- A total of 2907 second-level students exhibited 1243 projects in SciFest 2011.
- This represents an increase of around 10% on the 2010 numbers bringing the total student participation in the four years since the national launch of SciFest to 9148 students.
- The year also saw for the first time the introduction of Scifest@School and Scifest@Intel.
The SciFest project was set up to encourage a love of science through active, collaborative, inquiry-based learning and to provide a forum for students at local/regional level to present and display their scientific investigations. The initiative is funded by Intel Ireland and Discover Science and Engineering as project partners and was launched nationwide four years ago.
Evident from the rapid growth of the Scifest initiative in its short history is that the approach to the teaching and learning of science in Ireland is moving away from the traditional talk and chalk to a more investigative student-centered approach. A total of 2907 second-level students exhibited 1243 projects in SciFest 2011, an increase of around 10% on the 2010 numbers bringing the total student participation in the four years since the national launch of SciFest to 9148 students.
SciFest started as a series of one-day science fairs (SciFest@College) set up to promote Science, Technology, Engineering and Maths (STEM) in second-level schools. The fairs are hosted each year by the 14 Institutes of Technology (ITs) and the University of Ulster, Magee Campus, Derry. With the numbers increasing so rapidly it was decided last January to introduce two new levels of participation.
The first new level of participation involved five schools being recruited to pilot SciFest@School. They were offered support which enabled them to run their own in-house SciFest science fair. On the day of the fair SciFest advisors visited the school and talked to the students about their projects. The aim was to guide and encourage the students rather than select winning projects. In total 512 students participated and the feedback from the schools was very positive. It is intended to expand the programme nationwide in 2012. Resources and Best Known Methods will be posted on the SciFest website, www.scifest.ie
The second innovation for 2011 is the establishment of SciFest@Intel. For Scifest@Intel each of the Intel Best Project award winners from the IT events nationwide (SciFest@College) have been invited to exhibit at the Intel facility in Leixlip on the 28th of October. The projects will be evaluated and one project will be selected to represent Ireland at the Intel International Science and Engineering Fair (ISEF) which is held annually in May in the U.S.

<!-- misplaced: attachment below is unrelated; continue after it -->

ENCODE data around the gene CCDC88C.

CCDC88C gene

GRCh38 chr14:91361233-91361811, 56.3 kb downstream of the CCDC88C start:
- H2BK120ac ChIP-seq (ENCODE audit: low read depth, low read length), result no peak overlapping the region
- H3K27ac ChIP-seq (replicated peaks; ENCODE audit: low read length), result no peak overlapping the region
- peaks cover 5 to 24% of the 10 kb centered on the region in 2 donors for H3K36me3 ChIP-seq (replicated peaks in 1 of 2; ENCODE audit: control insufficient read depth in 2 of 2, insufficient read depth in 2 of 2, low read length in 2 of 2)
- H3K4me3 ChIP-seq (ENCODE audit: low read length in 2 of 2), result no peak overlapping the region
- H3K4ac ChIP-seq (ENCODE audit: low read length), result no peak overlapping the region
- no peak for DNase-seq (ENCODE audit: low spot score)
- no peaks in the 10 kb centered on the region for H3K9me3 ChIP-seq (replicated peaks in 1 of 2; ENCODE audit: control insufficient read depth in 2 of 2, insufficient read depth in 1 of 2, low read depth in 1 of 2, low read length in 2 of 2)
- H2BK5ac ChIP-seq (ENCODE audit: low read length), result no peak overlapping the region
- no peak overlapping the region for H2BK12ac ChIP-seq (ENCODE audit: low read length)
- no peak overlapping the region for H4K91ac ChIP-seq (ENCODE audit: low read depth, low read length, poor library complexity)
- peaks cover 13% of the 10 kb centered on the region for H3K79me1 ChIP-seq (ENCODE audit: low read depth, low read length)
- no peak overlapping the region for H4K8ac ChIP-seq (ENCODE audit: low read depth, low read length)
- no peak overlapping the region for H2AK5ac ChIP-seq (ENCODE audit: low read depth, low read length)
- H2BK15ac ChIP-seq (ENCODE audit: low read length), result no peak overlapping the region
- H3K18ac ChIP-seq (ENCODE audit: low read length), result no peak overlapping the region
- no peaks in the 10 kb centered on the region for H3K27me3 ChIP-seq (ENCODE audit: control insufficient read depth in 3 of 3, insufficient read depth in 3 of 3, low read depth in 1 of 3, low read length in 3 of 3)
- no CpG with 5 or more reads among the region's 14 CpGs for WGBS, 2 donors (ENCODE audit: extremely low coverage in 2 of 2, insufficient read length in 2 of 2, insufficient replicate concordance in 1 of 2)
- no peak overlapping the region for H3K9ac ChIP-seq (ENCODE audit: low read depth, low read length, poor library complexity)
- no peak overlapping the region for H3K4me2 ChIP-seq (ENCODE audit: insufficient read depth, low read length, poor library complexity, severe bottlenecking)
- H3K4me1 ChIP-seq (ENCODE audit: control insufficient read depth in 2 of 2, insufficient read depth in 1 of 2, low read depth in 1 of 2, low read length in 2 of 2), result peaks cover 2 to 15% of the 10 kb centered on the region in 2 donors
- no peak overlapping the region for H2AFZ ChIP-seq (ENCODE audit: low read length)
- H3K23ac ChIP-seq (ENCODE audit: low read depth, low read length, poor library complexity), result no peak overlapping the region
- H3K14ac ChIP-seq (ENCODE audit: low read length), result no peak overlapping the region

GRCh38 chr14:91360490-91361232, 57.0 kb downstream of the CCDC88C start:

The first SciFest@College of 2011 was held in Limerick IT on Tuesday 5th of April and the events then ran until the 27th of May. The projects were varied and ranged from inventions such as an ingenious solar driven wellington boot cleaner to a study of the relationship between school entry age and academic performance. There were lots of prizes to be won at each fair. These included the Intel Best Project Award, the Abbott Runner-up Best Project Award, and the BT Best Communicator Award. To support the new Project Maths programme NCE-MSTL sponsored a Maths Award at each IT and in additon, to celebrate the International Year of Chemistry 2011, PharmaChemical Ireland sponsored a special chemistry prize.
Around 85% of projects entered into SciFest are group projects. Collaboration and sharing information are important elements of completing a project and the process encourages students to value each others strengths while tolerating each other’s weaknesses. In this way SciFest enables peer support and learning. The judging process also has a number of important outcomes. It serves not only to access and score the project but provides immediate verbal feedback on how the project might go forward and this helps build the student’s confidence and belief in their ability ‘to do science’. In addition the nature of the SciFest model affords students the opportunity to visit a third-level college, view the facilities and get information on the various STEM courses available.
Sheila Porter, Scifest Project Manager was delighted with the results of this year's initiative and commented, "Our fast changing world requires today's students to be problem solvers and critical thinkers. Participating in science fairs such as SciFest promotes this type of learning and encourages students to use authentic research practices to create innovative solutions to real-world problems. No matter how simple or complicated the investigation the SciFest experience takes students to a level beyond just memorising facts. Having learned to work collaboratively, solve problems and communicate and present their ideas they will be more likely to leave school equipped with the necessary skills to become the innovators of tomorrow".
SciFest is a series of one-day science fairs funded by Intel Ireland and Discover Science and Engineering as project partners and hosted nationwide by the Institutes of Technology. A SciFest fair includes a competition and exhibition of projects, a selection of science talks, science demonstrations in the college laboratories and a prize-giving ceremony. In each venue students compete for a number of awards including; Intel Best Project Award, Abbott Runner-up Best Project Award, BT Best Communicator Award, and the Discover Sensors Award. For more information visit www.scifest.ie.
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